The latest wpa_supplicant package for Fedora 28 includes compile-time support for PMF (Protected Management Frames). This is a good thing, as it protects against a set of WiFi replay attacks. However, a small number of users reported WiFi connectivity problems after an upgrade to Fedora 28. If you read this post, you can learn how to troubleshoot that connection, and possibly feel less frustrated.
Disabling PMF can be a viable workaround. But it’s possible to understand more deeply where the failure is happening. Ideally, you can find a software fix for those issues, and still keep the advantage of improved security.
How does PMF work?
PMF protects WiFi connections against replay attacks on Robust Management Frames. For example, it prevents a rogue access point sending spoofed Deauth frames from disconnecting a “victim” node. The protection consists of a MIC (Message Integrity Check), computed by a PMF-capable transmitter and written on each outgoing Robust Management Frame (e.g. a Deauth frame). A PMF-capable receiver is then allowed to discard those frames, if the MIC verification fails.
The key used to generate / verify MICs, named IGTK (Integrity Group Temporary Key), is shared among the group of nodes belonging to the network. Access points regularly update the IGTK using EAPOL packets, same as with the GTK (Group Temporary Key) to encrypt the content of broadcast frames. Similarly, clients and Access Points negotiate the cipher used to generate and verify MICs using the RSN (Robust Security Network) element of EAPOL packets, as happens with the cipher used to encrypt broadcast frames.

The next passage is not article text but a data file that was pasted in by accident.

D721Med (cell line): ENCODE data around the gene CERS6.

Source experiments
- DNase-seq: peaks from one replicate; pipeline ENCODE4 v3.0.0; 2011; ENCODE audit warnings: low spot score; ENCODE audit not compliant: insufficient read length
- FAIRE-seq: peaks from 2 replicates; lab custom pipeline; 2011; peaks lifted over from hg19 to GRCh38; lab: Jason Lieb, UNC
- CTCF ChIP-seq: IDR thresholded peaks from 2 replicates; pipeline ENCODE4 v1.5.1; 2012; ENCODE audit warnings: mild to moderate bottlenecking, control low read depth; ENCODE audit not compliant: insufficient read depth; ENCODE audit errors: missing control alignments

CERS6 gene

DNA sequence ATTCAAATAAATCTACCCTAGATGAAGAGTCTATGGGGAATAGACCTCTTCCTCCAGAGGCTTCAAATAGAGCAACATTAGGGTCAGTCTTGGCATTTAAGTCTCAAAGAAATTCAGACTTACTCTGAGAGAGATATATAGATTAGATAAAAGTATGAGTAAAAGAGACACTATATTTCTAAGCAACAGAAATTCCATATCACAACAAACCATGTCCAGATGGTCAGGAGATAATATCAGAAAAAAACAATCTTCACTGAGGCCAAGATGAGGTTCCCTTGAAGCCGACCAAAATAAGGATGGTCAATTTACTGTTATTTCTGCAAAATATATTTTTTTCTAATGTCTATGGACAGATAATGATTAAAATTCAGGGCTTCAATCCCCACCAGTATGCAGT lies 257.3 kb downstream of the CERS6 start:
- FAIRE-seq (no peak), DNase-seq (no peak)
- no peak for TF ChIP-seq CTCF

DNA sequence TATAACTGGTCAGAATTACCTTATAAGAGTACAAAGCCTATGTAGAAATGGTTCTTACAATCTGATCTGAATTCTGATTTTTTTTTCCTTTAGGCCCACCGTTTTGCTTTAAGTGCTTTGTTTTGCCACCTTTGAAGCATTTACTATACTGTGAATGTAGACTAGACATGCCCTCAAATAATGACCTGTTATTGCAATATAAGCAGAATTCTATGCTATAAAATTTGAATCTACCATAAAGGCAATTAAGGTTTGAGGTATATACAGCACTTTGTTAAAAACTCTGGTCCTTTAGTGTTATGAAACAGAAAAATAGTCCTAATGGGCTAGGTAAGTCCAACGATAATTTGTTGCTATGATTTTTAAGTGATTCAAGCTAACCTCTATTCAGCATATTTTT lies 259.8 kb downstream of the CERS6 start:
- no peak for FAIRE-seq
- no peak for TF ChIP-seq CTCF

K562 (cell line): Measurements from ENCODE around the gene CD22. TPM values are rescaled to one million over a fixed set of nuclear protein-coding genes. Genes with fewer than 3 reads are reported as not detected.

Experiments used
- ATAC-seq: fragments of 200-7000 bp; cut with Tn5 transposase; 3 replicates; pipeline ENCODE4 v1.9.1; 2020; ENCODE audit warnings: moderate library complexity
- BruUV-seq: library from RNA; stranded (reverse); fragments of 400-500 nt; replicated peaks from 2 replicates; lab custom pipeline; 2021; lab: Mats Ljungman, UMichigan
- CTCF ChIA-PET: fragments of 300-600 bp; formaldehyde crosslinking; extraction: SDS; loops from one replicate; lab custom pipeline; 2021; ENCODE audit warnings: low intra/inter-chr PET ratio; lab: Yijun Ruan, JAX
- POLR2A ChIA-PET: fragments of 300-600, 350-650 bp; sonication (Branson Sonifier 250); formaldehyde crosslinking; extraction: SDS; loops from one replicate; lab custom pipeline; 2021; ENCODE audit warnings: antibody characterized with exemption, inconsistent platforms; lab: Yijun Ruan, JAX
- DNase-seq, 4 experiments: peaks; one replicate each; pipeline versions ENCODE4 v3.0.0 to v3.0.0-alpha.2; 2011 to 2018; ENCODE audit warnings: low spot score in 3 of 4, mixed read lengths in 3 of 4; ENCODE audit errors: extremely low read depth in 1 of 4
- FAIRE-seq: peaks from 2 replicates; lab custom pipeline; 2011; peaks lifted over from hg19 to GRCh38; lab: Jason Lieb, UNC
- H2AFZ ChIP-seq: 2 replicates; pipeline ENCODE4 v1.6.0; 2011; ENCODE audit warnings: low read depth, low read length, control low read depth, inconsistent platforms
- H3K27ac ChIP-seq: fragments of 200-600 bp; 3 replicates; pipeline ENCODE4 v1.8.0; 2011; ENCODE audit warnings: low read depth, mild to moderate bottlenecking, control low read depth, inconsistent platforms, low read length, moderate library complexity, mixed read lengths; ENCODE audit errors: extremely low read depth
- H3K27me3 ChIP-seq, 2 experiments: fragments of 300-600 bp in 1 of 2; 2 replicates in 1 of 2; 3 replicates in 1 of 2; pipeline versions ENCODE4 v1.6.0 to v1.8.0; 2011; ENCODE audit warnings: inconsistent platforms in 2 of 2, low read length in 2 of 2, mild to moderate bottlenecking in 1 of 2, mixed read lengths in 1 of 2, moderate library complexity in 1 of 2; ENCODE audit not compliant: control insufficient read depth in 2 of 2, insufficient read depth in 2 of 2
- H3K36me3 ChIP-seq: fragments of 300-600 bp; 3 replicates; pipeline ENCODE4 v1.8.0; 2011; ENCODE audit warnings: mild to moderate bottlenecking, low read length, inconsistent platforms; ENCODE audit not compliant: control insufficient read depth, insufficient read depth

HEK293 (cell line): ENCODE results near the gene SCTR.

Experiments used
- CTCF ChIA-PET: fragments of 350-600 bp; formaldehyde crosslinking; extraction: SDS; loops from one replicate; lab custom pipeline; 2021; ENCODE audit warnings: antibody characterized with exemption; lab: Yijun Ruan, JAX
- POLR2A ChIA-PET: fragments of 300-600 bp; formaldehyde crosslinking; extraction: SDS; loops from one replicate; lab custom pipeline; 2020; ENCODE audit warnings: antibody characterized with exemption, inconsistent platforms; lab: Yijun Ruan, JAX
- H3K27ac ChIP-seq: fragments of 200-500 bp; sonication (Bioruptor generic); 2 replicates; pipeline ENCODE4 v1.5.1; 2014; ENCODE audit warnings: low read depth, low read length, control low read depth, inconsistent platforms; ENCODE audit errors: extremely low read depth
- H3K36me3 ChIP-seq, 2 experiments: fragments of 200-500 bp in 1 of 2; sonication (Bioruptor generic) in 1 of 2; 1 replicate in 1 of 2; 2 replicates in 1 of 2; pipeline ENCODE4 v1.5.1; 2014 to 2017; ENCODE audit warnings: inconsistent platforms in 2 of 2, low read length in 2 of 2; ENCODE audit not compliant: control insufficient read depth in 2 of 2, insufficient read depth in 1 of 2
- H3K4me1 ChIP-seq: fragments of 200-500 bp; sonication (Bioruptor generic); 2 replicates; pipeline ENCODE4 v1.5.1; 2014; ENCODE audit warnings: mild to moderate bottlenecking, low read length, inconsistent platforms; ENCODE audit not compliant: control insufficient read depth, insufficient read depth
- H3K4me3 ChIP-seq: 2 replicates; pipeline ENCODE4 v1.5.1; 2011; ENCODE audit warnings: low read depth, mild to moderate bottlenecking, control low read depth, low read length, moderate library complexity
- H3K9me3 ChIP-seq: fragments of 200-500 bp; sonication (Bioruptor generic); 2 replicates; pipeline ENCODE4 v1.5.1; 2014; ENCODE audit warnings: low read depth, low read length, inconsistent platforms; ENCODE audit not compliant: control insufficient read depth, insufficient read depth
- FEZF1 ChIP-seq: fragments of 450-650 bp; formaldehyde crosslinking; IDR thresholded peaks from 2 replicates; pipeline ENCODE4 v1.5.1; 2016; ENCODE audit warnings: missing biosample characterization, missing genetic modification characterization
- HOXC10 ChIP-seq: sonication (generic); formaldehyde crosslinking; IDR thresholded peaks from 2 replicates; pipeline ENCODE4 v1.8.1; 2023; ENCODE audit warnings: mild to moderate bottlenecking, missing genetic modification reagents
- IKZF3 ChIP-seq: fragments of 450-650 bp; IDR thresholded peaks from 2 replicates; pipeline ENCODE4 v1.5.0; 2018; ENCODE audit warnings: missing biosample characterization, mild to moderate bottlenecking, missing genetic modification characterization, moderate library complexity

Trying it on Fedora
Since version 1.10, NetworkManager exposes the 802-11-wireless-security.pmf property to configure PMF. Within the kernel, support for PMF relies on the underlying wireless chipset capabilities, and on the driver implementation. Users can query Linux to see if their wireless adapter supports at least one of the algorithms used for MIC generation/verification. With iw, you can check if at least CMAC or GMAC is available:
$ iw phy0 info | grep -A9 'Supported Ciphers' Supported Ciphers: ... * CMAC (00-0f-ac:6) * GMAC-128 (00-0f-ac:11) * GMAC-256 (00-0f-ac:12)
Until wpa_supplicant had compile-time support for PMF, kernel drivers were never instructed to generate or verify the MIC on Robust Management Frames. Everything behaved just as if PMF were disabled in the NetworkManager configuration. Starting from version 2.6-15.fc28, though, wpa_supplicant tries to install the IGTK in the driver as soon as it connects to a PMF-capable access point.
good or bad news?
Some drivers just don’t support any of the cipher suites required to validate or generate MICs. In this case, an attempt to connect to the Access Point fails if PMF is negotiated. Reading the client log, the following error messages appear:
wpa_supplicant: wlp2s0: WPA: Failed to configure IGTK to the driver kernel: wlp2s0: deauthenticating from by local choice (Reason: 1=UNSPECIFIED) wpa_supplicant: wlp2s0: RSN: Failed to configure IGTK